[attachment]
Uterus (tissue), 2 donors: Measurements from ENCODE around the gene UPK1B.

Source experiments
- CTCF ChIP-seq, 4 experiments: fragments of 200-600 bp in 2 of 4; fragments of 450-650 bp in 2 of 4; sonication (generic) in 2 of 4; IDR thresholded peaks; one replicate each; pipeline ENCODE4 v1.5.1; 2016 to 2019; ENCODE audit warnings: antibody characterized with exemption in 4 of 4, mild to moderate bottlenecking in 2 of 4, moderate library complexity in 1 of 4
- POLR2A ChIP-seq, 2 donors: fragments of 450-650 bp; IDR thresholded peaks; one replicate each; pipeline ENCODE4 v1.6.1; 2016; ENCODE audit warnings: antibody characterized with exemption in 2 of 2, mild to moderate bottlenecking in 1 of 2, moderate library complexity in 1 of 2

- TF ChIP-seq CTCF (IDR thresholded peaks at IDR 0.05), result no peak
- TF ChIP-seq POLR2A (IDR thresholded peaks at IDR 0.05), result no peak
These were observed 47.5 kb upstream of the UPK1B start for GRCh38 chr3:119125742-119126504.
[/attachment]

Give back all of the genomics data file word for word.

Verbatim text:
Uterus (tissue), 2 donors: Measurements from ENCODE around the gene UPK1B.

Source experiments
- CTCF ChIP-seq, 4 experiments: fragments of 200-600 bp in 2 of 4; fragments of 450-650 bp in 2 of 4; sonication (generic) in 2 of 4; IDR thresholded peaks; one replicate each; pipeline ENCODE4 v1.5.1; 2016 to 2019; ENCODE audit warnings: antibody characterized with exemption in 4 of 4, mild to moderate bottlenecking in 2 of 4, moderate library complexity in 1 of 4
- POLR2A ChIP-seq, 2 donors: fragments of 450-650 bp; IDR thresholded peaks; one replicate each; pipeline ENCODE4 v1.6.1; 2016; ENCODE audit warnings: antibody characterized with exemption in 2 of 2, mild to moderate bottlenecking in 1 of 2, moderate library complexity in 1 of 2

- TF ChIP-seq CTCF (IDR thresholded peaks at IDR 0.05), result no peak
- TF ChIP-seq POLR2A (IDR thresholded peaks at IDR 0.05), result no peak
These were observed 47.5 kb upstream of the UPK1B start for GRCh38 chr3:119125742-119126504.